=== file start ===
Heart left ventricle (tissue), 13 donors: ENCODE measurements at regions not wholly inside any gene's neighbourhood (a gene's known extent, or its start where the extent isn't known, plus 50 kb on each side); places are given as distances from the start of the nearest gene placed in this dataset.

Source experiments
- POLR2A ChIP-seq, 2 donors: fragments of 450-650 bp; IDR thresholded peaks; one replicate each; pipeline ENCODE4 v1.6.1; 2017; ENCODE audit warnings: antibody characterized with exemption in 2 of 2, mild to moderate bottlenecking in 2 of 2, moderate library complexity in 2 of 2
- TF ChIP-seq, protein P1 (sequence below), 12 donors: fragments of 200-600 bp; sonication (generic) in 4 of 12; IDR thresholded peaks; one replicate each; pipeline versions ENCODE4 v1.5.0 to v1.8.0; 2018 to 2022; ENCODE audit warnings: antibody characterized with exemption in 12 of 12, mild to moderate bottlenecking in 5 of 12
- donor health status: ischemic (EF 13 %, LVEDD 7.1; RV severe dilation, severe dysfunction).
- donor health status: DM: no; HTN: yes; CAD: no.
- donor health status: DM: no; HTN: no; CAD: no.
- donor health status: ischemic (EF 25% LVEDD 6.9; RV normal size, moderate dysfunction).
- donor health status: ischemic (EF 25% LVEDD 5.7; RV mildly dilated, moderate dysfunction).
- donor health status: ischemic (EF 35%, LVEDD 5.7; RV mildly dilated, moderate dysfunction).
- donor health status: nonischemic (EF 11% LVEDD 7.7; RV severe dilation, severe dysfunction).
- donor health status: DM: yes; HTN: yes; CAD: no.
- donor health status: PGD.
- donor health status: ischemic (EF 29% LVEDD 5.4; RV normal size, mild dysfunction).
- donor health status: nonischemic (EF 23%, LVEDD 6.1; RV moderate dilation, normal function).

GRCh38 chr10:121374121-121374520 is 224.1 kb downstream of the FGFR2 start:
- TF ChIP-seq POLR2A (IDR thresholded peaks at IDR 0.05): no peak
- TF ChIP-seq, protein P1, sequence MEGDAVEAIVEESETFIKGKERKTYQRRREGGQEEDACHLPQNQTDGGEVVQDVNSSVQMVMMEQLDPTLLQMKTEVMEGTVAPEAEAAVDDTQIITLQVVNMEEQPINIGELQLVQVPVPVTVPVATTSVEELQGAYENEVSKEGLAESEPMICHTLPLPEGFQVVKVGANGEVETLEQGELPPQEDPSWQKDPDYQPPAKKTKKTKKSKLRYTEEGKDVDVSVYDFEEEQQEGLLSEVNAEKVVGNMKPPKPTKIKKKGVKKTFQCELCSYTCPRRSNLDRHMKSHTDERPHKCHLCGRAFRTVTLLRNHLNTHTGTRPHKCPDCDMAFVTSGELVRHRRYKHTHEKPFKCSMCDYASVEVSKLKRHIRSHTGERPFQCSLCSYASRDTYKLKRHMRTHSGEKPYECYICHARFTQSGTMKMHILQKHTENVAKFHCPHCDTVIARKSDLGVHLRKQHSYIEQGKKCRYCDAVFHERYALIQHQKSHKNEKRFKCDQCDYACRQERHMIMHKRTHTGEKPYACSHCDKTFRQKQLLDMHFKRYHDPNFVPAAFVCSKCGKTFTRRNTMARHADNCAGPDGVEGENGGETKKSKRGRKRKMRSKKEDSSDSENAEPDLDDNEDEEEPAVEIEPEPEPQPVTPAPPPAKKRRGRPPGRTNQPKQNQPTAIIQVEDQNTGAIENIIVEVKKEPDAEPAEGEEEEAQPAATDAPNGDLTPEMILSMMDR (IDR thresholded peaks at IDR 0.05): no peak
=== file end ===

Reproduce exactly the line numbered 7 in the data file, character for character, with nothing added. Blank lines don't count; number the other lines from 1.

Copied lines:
- donor health status: DM: no; HTN: no; CAD: no.